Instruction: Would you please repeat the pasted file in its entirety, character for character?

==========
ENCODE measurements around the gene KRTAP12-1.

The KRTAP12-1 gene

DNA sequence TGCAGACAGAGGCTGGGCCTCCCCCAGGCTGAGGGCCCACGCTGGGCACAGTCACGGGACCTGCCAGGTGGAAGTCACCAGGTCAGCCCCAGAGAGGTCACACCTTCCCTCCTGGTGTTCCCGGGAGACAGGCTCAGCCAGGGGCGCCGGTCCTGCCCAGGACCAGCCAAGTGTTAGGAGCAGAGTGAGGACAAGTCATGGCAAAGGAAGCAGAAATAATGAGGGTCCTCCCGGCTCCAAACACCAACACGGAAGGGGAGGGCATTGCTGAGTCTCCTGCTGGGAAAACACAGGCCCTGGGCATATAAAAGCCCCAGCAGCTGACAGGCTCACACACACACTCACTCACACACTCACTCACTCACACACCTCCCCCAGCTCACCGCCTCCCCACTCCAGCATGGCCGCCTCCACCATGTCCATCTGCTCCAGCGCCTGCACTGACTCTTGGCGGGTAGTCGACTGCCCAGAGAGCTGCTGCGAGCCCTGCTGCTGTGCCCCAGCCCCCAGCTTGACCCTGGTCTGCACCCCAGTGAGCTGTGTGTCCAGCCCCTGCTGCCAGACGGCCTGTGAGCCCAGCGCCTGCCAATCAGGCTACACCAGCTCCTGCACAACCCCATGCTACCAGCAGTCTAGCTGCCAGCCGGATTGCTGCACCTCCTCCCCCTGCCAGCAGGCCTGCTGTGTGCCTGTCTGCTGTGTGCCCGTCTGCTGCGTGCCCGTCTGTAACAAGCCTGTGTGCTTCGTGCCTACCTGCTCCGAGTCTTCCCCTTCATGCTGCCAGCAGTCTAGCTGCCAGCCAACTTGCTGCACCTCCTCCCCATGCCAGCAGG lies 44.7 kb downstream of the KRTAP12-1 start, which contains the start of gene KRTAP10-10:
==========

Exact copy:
ENCODE measurements around the gene KRTAP12-1.

The KRTAP12-1 gene

DNA sequence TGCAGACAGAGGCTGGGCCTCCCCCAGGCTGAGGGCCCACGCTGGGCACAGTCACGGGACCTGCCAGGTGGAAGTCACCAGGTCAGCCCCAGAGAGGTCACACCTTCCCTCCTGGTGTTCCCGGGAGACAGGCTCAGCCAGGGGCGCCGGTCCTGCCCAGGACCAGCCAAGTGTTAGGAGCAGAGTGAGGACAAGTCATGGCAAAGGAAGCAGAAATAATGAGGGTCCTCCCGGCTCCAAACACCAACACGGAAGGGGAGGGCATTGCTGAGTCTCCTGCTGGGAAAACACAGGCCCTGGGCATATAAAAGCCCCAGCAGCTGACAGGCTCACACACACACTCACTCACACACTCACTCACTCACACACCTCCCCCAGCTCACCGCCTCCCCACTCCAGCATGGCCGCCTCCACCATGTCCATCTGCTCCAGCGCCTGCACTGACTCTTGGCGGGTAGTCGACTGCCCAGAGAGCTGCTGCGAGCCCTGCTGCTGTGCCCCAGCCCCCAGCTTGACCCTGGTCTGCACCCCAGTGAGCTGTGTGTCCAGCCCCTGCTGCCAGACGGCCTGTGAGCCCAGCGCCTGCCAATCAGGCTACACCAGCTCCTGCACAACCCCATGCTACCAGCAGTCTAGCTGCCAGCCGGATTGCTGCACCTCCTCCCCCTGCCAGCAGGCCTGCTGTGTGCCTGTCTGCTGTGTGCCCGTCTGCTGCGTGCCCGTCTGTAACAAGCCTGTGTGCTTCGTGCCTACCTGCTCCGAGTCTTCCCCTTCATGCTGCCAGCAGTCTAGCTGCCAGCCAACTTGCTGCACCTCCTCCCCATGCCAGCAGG lies 44.7 kb downstream of the KRTAP12-1 start, which contains the start of gene KRTAP10-10: